Glaucoma describes a neurodegenerative condition of the optic nerve, which eventually leads to blindness. In humans, elevated intraocular pressure is one of the major risk factors for developing glaucoma; however, in veterinary medicine, glaucoma is always associated with elevated intraocular pressure. In order to understand the mechanisms of glaucoma, it is necessary to understand the normal ﬂow of ﬂuid that maintains the intraocular pressure. The intraocular ﬂuid, also known as aqueous humor, is produced behind the iris in the ciliary body. This ﬂuid ﬂows through the pupil and drains from the eye at the iridocorneal angle, a sieve-like network located between the iris and cornea. Aqueous humor is produced and drained from the eye at approximately the same rate, resulting in a stable pressure within a range of 15 to 25 mmHg (millimeters of mercury). When ﬂuid ﬂow out of the eye is compromised, intraocular pressure rises above normal. High pressures lead to death of the cells, which make up the optic nerve and retina and blindness ensues.
In general, there are two broad categories of glaucoma: primary and secondary. Primary glaucoma occurs without any previous ocular disease. It is known to occur in certain purebred breeds of dogs and thought to have an inherited basis. Primary glaucoma can be further divided into open-angle and narrow or closed angle. Open-angle glaucoma is common in human patients but is very rare in veterinary patients. Narrow or closed-angle glaucoma occurs as a result of a defect in the development of the normal intraocular drainage system, termed goniodysgensis. Secondary glaucoma is a consequence of another primary ocular disease that interferes with the natural ﬂow of ocular ﬂuid. Diseases that commonly cause secondary glaucoma include ocular inﬂammation, lens dislocation, and ocular trauma.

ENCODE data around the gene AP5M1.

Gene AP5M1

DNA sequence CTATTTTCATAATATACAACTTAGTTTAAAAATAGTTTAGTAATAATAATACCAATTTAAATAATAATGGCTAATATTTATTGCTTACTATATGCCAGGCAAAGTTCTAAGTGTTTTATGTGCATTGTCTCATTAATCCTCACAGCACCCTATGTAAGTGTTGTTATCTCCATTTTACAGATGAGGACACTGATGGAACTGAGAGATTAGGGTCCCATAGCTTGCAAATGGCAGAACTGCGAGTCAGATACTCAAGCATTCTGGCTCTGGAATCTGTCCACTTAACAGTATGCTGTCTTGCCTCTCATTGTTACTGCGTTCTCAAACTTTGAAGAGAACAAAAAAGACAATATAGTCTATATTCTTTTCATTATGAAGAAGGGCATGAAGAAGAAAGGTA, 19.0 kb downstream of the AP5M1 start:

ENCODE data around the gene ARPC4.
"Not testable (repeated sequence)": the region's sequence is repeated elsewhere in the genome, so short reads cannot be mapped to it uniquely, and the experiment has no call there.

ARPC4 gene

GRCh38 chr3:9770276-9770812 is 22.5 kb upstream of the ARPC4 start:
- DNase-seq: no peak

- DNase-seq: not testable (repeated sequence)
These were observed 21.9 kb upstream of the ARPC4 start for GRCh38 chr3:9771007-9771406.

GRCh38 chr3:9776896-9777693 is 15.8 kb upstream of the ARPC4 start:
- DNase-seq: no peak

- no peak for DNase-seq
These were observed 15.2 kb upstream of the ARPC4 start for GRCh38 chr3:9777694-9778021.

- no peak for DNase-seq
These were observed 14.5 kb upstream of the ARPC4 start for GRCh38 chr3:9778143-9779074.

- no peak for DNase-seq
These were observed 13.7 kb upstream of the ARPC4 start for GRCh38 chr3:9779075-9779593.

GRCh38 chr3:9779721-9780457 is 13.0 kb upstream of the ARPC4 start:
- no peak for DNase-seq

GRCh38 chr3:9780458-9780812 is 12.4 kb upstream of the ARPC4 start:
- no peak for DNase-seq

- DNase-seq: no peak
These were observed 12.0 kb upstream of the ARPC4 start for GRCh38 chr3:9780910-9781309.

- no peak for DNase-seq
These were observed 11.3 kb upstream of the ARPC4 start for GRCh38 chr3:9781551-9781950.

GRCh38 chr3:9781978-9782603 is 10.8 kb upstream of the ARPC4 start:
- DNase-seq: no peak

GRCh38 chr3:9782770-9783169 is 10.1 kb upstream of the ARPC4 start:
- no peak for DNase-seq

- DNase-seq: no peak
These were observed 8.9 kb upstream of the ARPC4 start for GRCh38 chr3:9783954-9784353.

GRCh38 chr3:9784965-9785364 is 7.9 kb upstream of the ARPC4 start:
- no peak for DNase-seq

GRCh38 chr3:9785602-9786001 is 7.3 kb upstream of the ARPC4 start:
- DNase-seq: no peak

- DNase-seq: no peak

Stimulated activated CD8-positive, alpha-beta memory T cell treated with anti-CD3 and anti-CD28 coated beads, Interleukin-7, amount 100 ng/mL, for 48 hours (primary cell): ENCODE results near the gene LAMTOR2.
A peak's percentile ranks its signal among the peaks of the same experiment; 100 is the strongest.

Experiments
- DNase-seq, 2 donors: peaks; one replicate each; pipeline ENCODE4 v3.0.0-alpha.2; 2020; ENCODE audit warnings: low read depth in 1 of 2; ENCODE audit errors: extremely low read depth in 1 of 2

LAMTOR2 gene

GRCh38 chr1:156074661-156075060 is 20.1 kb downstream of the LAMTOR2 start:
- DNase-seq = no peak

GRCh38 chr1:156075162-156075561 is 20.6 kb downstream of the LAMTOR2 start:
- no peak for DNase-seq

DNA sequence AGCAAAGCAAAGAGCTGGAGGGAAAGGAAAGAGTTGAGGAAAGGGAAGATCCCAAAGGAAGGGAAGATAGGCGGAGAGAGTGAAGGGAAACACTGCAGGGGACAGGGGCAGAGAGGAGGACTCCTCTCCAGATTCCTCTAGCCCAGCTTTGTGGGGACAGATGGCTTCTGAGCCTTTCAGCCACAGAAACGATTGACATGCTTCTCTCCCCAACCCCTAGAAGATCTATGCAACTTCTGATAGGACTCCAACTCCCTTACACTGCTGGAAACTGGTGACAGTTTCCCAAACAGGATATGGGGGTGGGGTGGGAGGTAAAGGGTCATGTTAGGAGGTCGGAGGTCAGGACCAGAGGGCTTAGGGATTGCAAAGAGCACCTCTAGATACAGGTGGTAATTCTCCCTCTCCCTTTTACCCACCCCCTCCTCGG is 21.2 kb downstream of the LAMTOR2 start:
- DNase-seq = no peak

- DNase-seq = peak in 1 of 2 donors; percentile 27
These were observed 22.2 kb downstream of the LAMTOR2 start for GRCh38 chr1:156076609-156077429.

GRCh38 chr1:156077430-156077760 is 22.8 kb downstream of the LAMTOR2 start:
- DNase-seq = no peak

Glaucoma results in blindness by blocking the nerve impulse through the optic nerve. Once the optic nerve has been permanently damaged, vision cannot be restored. With early, aggressive, and appropriate medical and surgical therapy, vision may be restored. Unfortunately with extreme elevations of pressure, the eye becomes permanently blind and painful. Even if the ocular pressure is restored to normal, enough changes may have occurred already for the eye to remain blind. The aim of therapy at this point is to maintain a pain-free eye and a comfortable patient.